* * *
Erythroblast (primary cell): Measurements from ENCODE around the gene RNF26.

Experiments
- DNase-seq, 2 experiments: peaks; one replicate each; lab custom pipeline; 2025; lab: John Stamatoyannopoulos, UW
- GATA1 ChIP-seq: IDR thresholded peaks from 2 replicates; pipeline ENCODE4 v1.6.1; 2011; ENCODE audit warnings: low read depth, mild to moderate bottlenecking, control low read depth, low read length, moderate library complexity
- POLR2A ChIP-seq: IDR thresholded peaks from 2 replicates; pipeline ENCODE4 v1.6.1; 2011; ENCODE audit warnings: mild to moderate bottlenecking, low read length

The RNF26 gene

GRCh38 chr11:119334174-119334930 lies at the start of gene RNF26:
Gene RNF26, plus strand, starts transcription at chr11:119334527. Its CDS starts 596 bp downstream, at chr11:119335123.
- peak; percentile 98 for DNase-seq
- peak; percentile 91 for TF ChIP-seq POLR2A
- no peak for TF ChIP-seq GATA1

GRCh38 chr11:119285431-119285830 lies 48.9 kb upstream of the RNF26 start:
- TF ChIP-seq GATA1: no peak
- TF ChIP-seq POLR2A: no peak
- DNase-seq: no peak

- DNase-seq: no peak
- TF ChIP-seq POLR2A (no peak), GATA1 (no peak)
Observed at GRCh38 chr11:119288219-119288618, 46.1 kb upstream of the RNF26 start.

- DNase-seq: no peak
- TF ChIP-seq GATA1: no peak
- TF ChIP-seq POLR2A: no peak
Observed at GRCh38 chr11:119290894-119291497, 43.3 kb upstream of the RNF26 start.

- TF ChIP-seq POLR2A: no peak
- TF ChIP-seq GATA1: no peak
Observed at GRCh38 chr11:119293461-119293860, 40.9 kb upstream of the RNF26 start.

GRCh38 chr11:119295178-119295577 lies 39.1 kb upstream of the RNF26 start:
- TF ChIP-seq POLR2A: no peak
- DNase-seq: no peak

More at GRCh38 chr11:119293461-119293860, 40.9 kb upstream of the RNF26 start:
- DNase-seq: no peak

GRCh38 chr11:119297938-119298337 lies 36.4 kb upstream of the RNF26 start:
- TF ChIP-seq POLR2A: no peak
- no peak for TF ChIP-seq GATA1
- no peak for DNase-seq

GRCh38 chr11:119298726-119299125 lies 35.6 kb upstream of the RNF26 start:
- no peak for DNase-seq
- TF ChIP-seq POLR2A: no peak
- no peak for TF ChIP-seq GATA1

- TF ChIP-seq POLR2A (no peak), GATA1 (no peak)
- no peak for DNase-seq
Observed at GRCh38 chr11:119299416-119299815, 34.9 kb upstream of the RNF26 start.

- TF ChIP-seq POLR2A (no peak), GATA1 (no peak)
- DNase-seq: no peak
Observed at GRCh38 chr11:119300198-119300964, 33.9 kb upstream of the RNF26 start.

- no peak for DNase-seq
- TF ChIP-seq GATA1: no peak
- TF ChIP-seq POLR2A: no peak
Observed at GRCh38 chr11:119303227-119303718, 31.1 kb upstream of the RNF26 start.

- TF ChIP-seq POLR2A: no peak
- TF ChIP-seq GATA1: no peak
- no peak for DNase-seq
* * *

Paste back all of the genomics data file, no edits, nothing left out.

Erythroblast (primary cell): Measurements from ENCODE around the gene RNF26.

Experiments
- DNase-seq, 2 experiments: peaks; one replicate each; lab custom pipeline; 2025; lab: John Stamatoyannopoulos, UW
- GATA1 ChIP-seq: IDR thresholded peaks from 2 replicates; pipeline ENCODE4 v1.6.1; 2011; ENCODE audit warnings: low read depth, mild to moderate bottlenecking, control low read depth, low read length, moderate library complexity
- POLR2A ChIP-seq: IDR thresholded peaks from 2 replicates; pipeline ENCODE4 v1.6.1; 2011; ENCODE audit warnings: mild to moderate bottlenecking, low read length

The RNF26 gene

GRCh38 chr11:119334174-119334930 lies at the start of gene RNF26:
Gene RNF26, plus strand, starts transcription at chr11:119334527. Its CDS starts 596 bp downstream, at chr11:119335123.
- peak; percentile 98 for DNase-seq
- peak; percentile 91 for TF ChIP-seq POLR2A
- no peak for TF ChIP-seq GATA1

GRCh38 chr11:119285431-119285830 lies 48.9 kb upstream of the RNF26 start:
- TF ChIP-seq GATA1: no peak
- TF ChIP-seq POLR2A: no peak
- DNase-seq: no peak

- DNase-seq: no peak
- TF ChIP-seq POLR2A (no peak), GATA1 (no peak)
Observed at GRCh38 chr11:119288219-119288618, 46.1 kb upstream of the RNF26 start.

- DNase-seq: no peak
- TF ChIP-seq GATA1: no peak
- TF ChIP-seq POLR2A: no peak
Observed at GRCh38 chr11:119290894-119291497, 43.3 kb upstream of the RNF26 start.

- TF ChIP-seq POLR2A: no peak
- TF ChIP-seq GATA1: no peak
Observed at GRCh38 chr11:119293461-119293860, 40.9 kb upstream of the RNF26 start.

GRCh38 chr11:119295178-119295577 lies 39.1 kb upstream of the RNF26 start:
- TF ChIP-seq POLR2A: no peak
- DNase-seq: no peak

More at GRCh38 chr11:119293461-119293860, 40.9 kb upstream of the RNF26 start:
- DNase-seq: no peak

GRCh38 chr11:119297938-119298337 lies 36.4 kb upstream of the RNF26 start:
- TF ChIP-seq POLR2A: no peak
- no peak for TF ChIP-seq GATA1
- no peak for DNase-seq

GRCh38 chr11:119298726-119299125 lies 35.6 kb upstream of the RNF26 start:
- no peak for DNase-seq
- TF ChIP-seq POLR2A: no peak
- no peak for TF ChIP-seq GATA1

- TF ChIP-seq POLR2A (no peak), GATA1 (no peak)
- no peak for DNase-seq
Observed at GRCh38 chr11:119299416-119299815, 34.9 kb upstream of the RNF26 start.

- TF ChIP-seq POLR2A (no peak), GATA1 (no peak)
- DNase-seq: no peak
Observed at GRCh38 chr11:119300198-119300964, 33.9 kb upstream of the RNF26 start.

- no peak for DNase-seq
- TF ChIP-seq GATA1: no peak
- TF ChIP-seq POLR2A: no peak
Observed at GRCh38 chr11:119303227-119303718, 31.1 kb upstream of the RNF26 start.

- TF ChIP-seq POLR2A: no peak
- TF ChIP-seq GATA1: no peak
- no peak for DNase-seq